According to the C.D.C., the number of adults diagnosed with heart disease is 30.3 million! That is about 12% of the nation! Additionally, the obesity rate in the US is about 40%. These are the two primary factors that you should be aware of when considering your cardiac health. With heart disease being the number one killer of Americans, it is very likely that you or someone that you know has thought about or been advised to see a cardiologist. A cardiologist has specialized training in finding and treating heart diseases and ailments. But when should you see a cardiologist? Should you see one at all?

When speaking with your primary physician, they may refer you to a cardiologist for follow-up testing or procedures if they feel that recommendation is necessary. However, if you have specific concerns or risk factors that you feel warrant more specialized care, speak to your physician about your options, and how that specialized care from a cardiologist might be beneficial. 

It is important to know what symptoms to look out for and what signs to recognize. Even if you are having no symptoms, understanding your risk is key to preventing a major cardiac event. Let’s go through just some of the reasons why you should see a cardiologist:

Cardiac Risk Factors

There are several risk factors of heart disease and cardiovascular disease that everyone should be aware of. If you have any of these risk factors, you should talk to your primary physician about your next steps and whether or not you should see a cardiologist.

High cholesterol

Cholesterol is a fatty substance that is found in certain foods and also made by your liver. Often times, there is more cholesterol in the foods that we eat than we need. This extra cholesterol can build up in your arteries, which can restrict blood flow to the rest of your body. Unless you are tracking your choleric intake, the only way to discover the levels of your cholesterol would be to be tested at your physician’s office. If your cholesterol is high, you are more likely to suffer with heart problems. Discussing this with a cardiologist may help you discover a path to healthiness and lowering your cholesterol and risk of cardiac disease.

High blood pressure

High blood pressure usually has no symptoms other than the test result, so it is wise to always be aware of your blood pressure tendencies. Your physician should be able to test your blood pressure. If you know that your blood pressure is on the high side, it may be time to talk to your cardiologist about other risk factors you are having, and how lifestyle changes or medication can assist you towards better heart health.

Cardiac Arrhythmia

Cardiac arrhythmia encompasses many ailments that may cause your heart to beat too fast or too slowly. Tachycardia refers to a faster beating heart than normal, whereas Bradycardia refers to a slower beating heart. These would not be just momentary symptoms, but rather, an irregular heartbeat for long periods of time. You may also experience some other symptoms associated with your arrhythmia, such as fatigue, chest fluttering, chest pain, dizziness or lightheadedness, or fainting. If you experience any of these symptoms, call your doctor right away. If your physician sees that you have any sort of irregular heartbeat, scheduling an appointment with a heart doctor near you may give you the answers that you need.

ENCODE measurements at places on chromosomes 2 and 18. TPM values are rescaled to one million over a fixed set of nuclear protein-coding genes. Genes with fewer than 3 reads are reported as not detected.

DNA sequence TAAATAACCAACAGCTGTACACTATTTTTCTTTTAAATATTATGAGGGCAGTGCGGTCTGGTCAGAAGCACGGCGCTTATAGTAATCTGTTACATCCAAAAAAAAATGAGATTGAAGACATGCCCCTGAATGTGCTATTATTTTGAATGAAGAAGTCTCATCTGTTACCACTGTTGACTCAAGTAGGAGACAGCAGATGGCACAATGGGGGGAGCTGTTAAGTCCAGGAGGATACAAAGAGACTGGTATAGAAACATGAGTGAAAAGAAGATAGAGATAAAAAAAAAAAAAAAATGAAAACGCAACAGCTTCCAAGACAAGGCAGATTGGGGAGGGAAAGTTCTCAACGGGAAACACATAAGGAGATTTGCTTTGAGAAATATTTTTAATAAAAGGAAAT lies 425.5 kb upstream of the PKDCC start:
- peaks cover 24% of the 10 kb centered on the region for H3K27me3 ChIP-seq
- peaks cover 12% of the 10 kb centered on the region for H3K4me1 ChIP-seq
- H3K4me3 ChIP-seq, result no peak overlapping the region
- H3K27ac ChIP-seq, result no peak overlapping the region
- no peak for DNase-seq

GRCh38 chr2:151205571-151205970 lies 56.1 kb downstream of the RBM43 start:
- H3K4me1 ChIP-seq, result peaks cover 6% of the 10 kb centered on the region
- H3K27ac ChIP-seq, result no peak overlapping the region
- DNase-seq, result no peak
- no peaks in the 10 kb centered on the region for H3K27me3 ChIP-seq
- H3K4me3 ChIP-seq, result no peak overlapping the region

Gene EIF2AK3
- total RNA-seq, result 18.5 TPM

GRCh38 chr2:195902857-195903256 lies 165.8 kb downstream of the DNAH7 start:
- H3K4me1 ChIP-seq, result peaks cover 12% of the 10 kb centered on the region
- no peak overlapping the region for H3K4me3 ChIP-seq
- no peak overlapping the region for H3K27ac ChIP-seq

Being Diabetic

If you are diagnosed with diabetes, you have more of a risk to develop heart disease than those who are not diagnosed with diabetes. If you have diabetes, your body either cannot make enough insulin or cannot use its own insulin as well as it should, or both. This causes sugars to build up in your blood. Overtime, the high levels of blood glucose can damage your blood vessels and heart nerves. If your doctor diagnoses you with diabetes, a cardiologist would be able to help you manage your diabetes, while also controlling other risk factors that you may have.

Family History

If there is a history of heart disease, high blood pressure, or other similar conditions within your family, talking with a cardiologist can help you manage your risk. Also, if you are combining that risk with other unhealthy life choices, than your risk increases exponentially. The hereditary nature of these diseases is not a guarantee for heart trouble, but knowing that the genetics are there can give you a leg up on controlling your health. 


If you are a habitual smoker, your risk for heart diseases increases. Smoking causes your arteries to tighten, which raises your blood pressure and makes your heart work overtime. Your heart’s structure can also be weakened by the many chemicals within cigarettes. With all of this strain on your heart, you are putting your life at risk. While these habits may damage the heart, quitting smoking has been shown to reverse those affects. Talking with a cardiologist can help motivate you to quit smoking and restore your heart health!

While these conditions and risk factors are not the only reasons to visit with a cardiologist near you, they are indicators that your heart health and general health may be at risk. If your doctor has referred you to a cardiologist, or if you believe you need a second opinion about your heart risk, call CT Cardio. Our knowledgeable specialists are ready to assist you on your journey to better heart health. You may have 206 bones, but you only have one heart. Let CT Cardio help you take better care of it!